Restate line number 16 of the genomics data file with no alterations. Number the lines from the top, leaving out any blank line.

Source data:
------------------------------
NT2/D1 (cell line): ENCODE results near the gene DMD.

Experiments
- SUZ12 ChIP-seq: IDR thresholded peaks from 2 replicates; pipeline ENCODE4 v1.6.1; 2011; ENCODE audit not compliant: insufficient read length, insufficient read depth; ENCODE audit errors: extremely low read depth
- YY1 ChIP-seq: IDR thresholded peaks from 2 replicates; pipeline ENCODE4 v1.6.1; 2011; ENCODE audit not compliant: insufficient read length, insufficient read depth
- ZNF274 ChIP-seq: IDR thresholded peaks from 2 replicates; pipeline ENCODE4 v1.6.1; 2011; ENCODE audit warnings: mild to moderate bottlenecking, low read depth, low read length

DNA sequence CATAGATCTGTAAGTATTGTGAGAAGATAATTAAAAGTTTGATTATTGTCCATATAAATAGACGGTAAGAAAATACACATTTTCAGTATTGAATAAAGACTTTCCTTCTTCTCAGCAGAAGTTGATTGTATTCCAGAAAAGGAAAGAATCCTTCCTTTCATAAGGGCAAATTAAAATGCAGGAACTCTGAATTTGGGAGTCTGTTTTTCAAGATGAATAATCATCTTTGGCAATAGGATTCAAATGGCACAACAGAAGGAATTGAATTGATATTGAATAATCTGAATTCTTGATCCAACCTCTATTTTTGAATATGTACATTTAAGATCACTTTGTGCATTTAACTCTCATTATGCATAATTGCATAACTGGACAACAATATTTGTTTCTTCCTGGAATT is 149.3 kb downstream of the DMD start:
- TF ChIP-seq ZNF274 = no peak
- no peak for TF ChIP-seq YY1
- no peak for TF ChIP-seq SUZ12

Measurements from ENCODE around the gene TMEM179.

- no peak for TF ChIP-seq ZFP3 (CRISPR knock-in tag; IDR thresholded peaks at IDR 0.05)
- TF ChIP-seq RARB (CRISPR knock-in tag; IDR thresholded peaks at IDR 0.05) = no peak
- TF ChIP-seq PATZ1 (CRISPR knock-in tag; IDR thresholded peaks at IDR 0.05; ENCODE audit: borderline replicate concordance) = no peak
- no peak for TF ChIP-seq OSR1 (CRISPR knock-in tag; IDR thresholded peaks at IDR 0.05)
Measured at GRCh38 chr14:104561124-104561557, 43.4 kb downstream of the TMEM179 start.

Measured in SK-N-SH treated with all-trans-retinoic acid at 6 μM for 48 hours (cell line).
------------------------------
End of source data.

Measured in SK-N-SH treated with all-trans-retinoic acid at 6 μM for 48 hours (cell line).